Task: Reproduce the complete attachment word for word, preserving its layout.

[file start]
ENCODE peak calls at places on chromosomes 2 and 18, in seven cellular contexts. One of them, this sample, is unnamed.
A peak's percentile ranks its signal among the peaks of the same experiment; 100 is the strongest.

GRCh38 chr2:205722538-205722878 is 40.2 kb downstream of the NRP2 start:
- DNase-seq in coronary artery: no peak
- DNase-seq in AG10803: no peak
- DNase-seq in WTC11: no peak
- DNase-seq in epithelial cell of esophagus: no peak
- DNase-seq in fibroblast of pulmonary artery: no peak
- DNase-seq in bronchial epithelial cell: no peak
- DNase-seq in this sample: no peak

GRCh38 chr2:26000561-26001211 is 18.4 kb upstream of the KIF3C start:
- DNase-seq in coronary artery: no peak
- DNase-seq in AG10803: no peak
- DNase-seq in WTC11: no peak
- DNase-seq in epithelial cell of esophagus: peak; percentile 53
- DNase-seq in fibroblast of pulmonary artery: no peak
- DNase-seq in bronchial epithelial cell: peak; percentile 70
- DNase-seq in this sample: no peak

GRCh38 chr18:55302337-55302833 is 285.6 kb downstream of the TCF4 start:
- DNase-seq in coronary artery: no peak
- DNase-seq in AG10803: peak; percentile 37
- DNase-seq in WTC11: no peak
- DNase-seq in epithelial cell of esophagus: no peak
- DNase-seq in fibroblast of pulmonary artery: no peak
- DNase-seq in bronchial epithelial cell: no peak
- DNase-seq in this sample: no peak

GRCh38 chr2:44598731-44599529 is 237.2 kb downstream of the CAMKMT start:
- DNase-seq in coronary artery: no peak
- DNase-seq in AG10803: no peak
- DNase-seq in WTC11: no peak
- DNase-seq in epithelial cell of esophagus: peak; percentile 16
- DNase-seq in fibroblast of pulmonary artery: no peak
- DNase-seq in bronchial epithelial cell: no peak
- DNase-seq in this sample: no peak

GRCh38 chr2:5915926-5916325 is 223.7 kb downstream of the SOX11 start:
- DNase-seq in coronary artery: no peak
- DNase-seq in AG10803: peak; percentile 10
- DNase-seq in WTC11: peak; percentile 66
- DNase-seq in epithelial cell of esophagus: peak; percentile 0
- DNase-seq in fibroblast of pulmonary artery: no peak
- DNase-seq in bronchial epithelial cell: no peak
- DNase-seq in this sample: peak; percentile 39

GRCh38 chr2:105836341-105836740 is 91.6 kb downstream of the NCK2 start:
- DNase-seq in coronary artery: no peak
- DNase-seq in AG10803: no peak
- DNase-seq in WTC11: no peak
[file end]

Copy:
ENCODE peak calls at places on chromosomes 2 and 18, in seven cellular contexts. One of them, this sample, is unnamed.
A peak's percentile ranks its signal among the peaks of the same experiment; 100 is the strongest.

GRCh38 chr2:205722538-205722878 is 40.2 kb downstream of the NRP2 start:
- DNase-seq in coronary artery: no peak
- DNase-seq in AG10803: no peak
- DNase-seq in WTC11: no peak
- DNase-seq in epithelial cell of esophagus: no peak
- DNase-seq in fibroblast of pulmonary artery: no peak
- DNase-seq in bronchial epithelial cell: no peak
- DNase-seq in this sample: no peak

GRCh38 chr2:26000561-26001211 is 18.4 kb upstream of the KIF3C start:
- DNase-seq in coronary artery: no peak
- DNase-seq in AG10803: no peak
- DNase-seq in WTC11: no peak
- DNase-seq in epithelial cell of esophagus: peak; percentile 53
- DNase-seq in fibroblast of pulmonary artery: no peak
- DNase-seq in bronchial epithelial cell: peak; percentile 70
- DNase-seq in this sample: no peak

GRCh38 chr18:55302337-55302833 is 285.6 kb downstream of the TCF4 start:
- DNase-seq in coronary artery: no peak
- DNase-seq in AG10803: peak; percentile 37
- DNase-seq in WTC11: no peak
- DNase-seq in epithelial cell of esophagus: no peak
- DNase-seq in fibroblast of pulmonary artery: no peak
- DNase-seq in bronchial epithelial cell: no peak
- DNase-seq in this sample: no peak

GRCh38 chr2:44598731-44599529 is 237.2 kb downstream of the CAMKMT start:
- DNase-seq in coronary artery: no peak
- DNase-seq in AG10803: no peak
- DNase-seq in WTC11: no peak
- DNase-seq in epithelial cell of esophagus: peak; percentile 16
- DNase-seq in fibroblast of pulmonary artery: no peak
- DNase-seq in bronchial epithelial cell: no peak
- DNase-seq in this sample: no peak

GRCh38 chr2:5915926-5916325 is 223.7 kb downstream of the SOX11 start:
- DNase-seq in coronary artery: no peak
- DNase-seq in AG10803: peak; percentile 10
- DNase-seq in WTC11: peak; percentile 66
- DNase-seq in epithelial cell of esophagus: peak; percentile 0
- DNase-seq in fibroblast of pulmonary artery: no peak
- DNase-seq in bronchial epithelial cell: no peak
- DNase-seq in this sample: peak; percentile 39

GRCh38 chr2:105836341-105836740 is 91.6 kb downstream of the NCK2 start:
- DNase-seq in coronary artery: no peak
- DNase-seq in AG10803: no peak
- DNase-seq in WTC11: no peak